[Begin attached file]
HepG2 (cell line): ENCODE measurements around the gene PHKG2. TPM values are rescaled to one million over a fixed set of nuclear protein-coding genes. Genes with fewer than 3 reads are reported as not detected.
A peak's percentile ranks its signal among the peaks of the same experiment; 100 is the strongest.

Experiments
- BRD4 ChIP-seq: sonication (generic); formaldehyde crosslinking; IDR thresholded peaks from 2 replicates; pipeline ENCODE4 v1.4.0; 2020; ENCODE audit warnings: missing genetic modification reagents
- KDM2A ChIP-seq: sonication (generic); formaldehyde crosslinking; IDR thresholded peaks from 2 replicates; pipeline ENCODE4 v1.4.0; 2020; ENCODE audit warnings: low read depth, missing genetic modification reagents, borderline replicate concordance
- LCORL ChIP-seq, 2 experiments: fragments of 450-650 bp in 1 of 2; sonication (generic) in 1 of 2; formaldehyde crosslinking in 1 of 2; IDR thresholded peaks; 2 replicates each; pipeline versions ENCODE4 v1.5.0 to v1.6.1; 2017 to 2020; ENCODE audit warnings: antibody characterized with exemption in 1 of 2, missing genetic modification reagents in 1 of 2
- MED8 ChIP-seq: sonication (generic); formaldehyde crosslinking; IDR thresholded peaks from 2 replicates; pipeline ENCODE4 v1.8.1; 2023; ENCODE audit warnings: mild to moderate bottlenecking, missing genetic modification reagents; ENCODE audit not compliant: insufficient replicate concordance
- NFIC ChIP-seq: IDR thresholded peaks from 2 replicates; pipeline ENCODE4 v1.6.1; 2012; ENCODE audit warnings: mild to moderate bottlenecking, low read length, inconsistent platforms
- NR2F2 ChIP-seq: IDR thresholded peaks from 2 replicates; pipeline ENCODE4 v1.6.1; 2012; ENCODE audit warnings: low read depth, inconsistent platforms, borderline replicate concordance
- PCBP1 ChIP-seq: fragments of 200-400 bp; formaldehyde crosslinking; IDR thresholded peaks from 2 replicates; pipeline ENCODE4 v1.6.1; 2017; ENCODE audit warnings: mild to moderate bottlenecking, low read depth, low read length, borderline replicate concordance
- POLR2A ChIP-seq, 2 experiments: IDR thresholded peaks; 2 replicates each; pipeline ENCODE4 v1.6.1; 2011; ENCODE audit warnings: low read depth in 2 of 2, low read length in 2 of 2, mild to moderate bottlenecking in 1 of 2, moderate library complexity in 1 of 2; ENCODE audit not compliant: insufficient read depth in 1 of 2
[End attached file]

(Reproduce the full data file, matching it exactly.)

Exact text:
HepG2 (cell line): ENCODE measurements around the gene PHKG2. TPM values are rescaled to one million over a fixed set of nuclear protein-coding genes. Genes with fewer than 3 reads are reported as not detected.
A peak's percentile ranks its signal among the peaks of the same experiment; 100 is the strongest.

Experiments
- BRD4 ChIP-seq: sonication (generic); formaldehyde crosslinking; IDR thresholded peaks from 2 replicates; pipeline ENCODE4 v1.4.0; 2020; ENCODE audit warnings: missing genetic modification reagents
- KDM2A ChIP-seq: sonication (generic); formaldehyde crosslinking; IDR thresholded peaks from 2 replicates; pipeline ENCODE4 v1.4.0; 2020; ENCODE audit warnings: low read depth, missing genetic modification reagents, borderline replicate concordance
- LCORL ChIP-seq, 2 experiments: fragments of 450-650 bp in 1 of 2; sonication (generic) in 1 of 2; formaldehyde crosslinking in 1 of 2; IDR thresholded peaks; 2 replicates each; pipeline versions ENCODE4 v1.5.0 to v1.6.1; 2017 to 2020; ENCODE audit warnings: antibody characterized with exemption in 1 of 2, missing genetic modification reagents in 1 of 2
- MED8 ChIP-seq: sonication (generic); formaldehyde crosslinking; IDR thresholded peaks from 2 replicates; pipeline ENCODE4 v1.8.1; 2023; ENCODE audit warnings: mild to moderate bottlenecking, missing genetic modification reagents; ENCODE audit not compliant: insufficient replicate concordance
- NFIC ChIP-seq: IDR thresholded peaks from 2 replicates; pipeline ENCODE4 v1.6.1; 2012; ENCODE audit warnings: mild to moderate bottlenecking, low read length, inconsistent platforms
- NR2F2 ChIP-seq: IDR thresholded peaks from 2 replicates; pipeline ENCODE4 v1.6.1; 2012; ENCODE audit warnings: low read depth, inconsistent platforms, borderline replicate concordance
- PCBP1 ChIP-seq: fragments of 200-400 bp; formaldehyde crosslinking; IDR thresholded peaks from 2 replicates; pipeline ENCODE4 v1.6.1; 2017; ENCODE audit warnings: mild to moderate bottlenecking, low read depth, low read length, borderline replicate concordance
- POLR2A ChIP-seq, 2 experiments: IDR thresholded peaks; 2 replicates each; pipeline ENCODE4 v1.6.1; 2011; ENCODE audit warnings: low read depth in 2 of 2, low read length in 2 of 2, mild to moderate bottlenecking in 1 of 2, moderate library complexity in 1 of 2; ENCODE audit not compliant: insufficient read depth in 1 of 2